“Black Mirror”: The Modern Twilight Zone Continues to Surprise Students

“Black Mirror” is one of Netflix’s most watched shows and has become increasingly popular amongst teens.

Considered a modern “Twilight Zone,” each episode consists of independent plotlines and characters. However, its message is much more serious.

Each episode is set in a technology dominated future that showcases the negative effects its rapid advancement can have.

The title originates from what a dark computer, cell phone or television screen looks like, a black mirror.

Senior Mariell Cerdeña is a big fan of the show.

She said, “‘Black Mirror’ is about the future and how the world uses and reacts to technology, and I find that interesting because it makes me think that could be us in a couple of years. There are some episodes of people using the technology wrong and the technology going bad which makes the episodes really dark, and I’m into dark stories.”

Senior Denali Bunker was drawn in by not only the unique plots, but the show’s commentary on current social issues.

She said, “I love ‘Black Mirror’ because aside from the intense crazy story that seems so outlandish and futuristic, it comments on issues like racism, technology advancement and it’s so inclusive.

There are so many different types of people represented in the show, and I think that’s incredibly important right now. It’s such a popular show, and I think it’s great that they’re not taking that platform for granted and making it mean more than entertainment.”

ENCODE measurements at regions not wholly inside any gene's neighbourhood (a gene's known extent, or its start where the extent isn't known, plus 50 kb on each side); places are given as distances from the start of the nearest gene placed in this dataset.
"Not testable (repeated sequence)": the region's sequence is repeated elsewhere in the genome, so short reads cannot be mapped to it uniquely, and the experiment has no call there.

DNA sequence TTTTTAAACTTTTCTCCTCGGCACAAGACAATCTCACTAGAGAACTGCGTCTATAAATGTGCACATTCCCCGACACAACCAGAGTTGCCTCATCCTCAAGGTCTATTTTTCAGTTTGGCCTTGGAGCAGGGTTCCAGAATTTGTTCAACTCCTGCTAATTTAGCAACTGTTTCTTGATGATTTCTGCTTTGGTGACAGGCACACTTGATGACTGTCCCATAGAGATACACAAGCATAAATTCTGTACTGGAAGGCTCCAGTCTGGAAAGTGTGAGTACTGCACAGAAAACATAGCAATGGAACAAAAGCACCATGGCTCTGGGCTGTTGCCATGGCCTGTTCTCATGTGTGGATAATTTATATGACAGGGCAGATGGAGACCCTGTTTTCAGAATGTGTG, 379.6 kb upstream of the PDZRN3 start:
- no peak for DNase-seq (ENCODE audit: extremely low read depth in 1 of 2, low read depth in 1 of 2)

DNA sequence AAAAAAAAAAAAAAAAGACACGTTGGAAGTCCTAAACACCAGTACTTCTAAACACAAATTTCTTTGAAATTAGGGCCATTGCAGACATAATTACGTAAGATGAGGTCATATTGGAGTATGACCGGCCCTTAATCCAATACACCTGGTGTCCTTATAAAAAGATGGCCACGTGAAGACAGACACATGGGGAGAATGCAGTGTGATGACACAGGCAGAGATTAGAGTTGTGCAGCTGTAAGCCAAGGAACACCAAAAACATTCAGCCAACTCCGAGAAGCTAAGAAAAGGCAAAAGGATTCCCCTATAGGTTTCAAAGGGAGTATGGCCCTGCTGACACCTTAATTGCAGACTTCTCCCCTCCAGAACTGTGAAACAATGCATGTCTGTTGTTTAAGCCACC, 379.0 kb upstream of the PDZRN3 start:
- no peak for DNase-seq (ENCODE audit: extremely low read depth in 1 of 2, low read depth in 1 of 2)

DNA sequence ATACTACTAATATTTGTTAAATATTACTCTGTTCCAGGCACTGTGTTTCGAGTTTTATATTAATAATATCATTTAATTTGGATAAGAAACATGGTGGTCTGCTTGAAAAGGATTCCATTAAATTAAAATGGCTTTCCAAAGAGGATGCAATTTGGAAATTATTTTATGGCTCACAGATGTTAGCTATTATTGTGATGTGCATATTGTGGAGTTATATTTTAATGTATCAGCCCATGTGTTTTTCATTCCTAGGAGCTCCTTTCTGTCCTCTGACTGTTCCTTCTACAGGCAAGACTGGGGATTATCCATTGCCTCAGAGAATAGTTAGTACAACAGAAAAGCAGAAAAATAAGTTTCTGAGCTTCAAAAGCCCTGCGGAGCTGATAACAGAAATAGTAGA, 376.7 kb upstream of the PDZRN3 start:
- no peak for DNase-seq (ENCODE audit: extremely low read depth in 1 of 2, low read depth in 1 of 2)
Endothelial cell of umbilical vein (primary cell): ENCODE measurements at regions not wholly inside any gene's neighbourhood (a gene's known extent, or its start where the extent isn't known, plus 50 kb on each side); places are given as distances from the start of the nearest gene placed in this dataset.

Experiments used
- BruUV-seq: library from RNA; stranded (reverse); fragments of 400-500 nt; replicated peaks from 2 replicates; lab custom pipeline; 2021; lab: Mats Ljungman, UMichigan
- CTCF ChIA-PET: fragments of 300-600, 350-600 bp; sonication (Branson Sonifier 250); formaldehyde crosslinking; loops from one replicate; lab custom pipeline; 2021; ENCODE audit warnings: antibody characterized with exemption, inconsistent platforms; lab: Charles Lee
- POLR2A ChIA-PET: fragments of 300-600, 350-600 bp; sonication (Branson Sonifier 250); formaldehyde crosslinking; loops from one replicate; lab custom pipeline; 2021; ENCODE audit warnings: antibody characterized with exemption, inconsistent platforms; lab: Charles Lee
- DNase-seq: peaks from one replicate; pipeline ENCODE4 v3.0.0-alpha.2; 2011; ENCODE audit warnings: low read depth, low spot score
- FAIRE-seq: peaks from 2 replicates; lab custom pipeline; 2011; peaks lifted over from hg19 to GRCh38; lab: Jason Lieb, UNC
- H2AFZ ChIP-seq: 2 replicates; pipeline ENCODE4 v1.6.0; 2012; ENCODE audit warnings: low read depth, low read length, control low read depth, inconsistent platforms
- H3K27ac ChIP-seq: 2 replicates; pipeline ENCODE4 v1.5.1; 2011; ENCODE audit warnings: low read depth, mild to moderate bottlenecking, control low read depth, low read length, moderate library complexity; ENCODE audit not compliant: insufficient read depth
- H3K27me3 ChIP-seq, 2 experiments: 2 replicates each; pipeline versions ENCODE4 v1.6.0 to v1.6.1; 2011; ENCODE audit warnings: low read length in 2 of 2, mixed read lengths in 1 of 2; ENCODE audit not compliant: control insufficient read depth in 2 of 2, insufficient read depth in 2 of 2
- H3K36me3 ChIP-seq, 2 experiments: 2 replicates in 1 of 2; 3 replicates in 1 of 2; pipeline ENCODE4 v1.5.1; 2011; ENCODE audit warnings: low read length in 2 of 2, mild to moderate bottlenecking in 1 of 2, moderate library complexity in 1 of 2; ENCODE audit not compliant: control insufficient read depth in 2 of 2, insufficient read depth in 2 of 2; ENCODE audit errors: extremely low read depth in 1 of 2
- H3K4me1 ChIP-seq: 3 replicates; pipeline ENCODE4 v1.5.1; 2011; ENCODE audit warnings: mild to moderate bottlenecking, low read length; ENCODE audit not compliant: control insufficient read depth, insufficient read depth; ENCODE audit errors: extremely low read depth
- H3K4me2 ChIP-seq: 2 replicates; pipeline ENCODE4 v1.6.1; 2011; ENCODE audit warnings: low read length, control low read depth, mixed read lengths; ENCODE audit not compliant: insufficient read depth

What creates such a sense of unease after each show is how plausible these futures are. Viewers can easily see these dystopian scenarios coming to life and in some ways they already have.

With virtual reality and augmented reality making drastic strides, it won’t be long before episodes such as “Nosedive” come to life.

The advancement in artificial intelligence might make “Be Right Back” the norm for when loved ones pass away.

Senior Dolan Drury said, “I like the ideas and concepts. I think they’re cool just really sad and morbid.”

From a society where your status is dependent on your social media ranking to a world where you can instantly replay any of your memories, none of these realities are far fetched or far away.

Bunker said, “I think the technological advancements are such a focal point of the show. They’re there for a reason to let us know that this kind of stuff isn’t far off. I think it might scare people, and that’s the intent.”

Senior Chris Kim finds the show very engaging.

He said, “I like ‘Black Mirror’ because it is interesting to see how various people’s motives determine the course of action in a hypothetical perception of the future portrayed by the creators.”

For teens growing up in the age of technology, it heightens the effect and intensity of the show.

Bunker said, “Some of them make me feel icky like I just watched something I shouldn’t be watching. Sometimes I feel anxious after an episode, but again I think that’s the purpose. But sometimes, after an episode like San Junipero, I’m left speechless because of how beautiful I thought it was. Not only are the stories crazy, the episodes are visually and cinematically stunning.”

Netflix adopting “Black Mirror” has increased its viewership since it was originally launched by the U.K. Channel 4 Broadcast.

Just within the last few months the show has ballooned on social media and acquired fans in America in addition to those in Europe.

Bunker said, “Not only is it a well acted, visually pleasing, crazy story kind of show, but it’s so popular that if you want to be able to talk about it with people you’ve got to watch it.”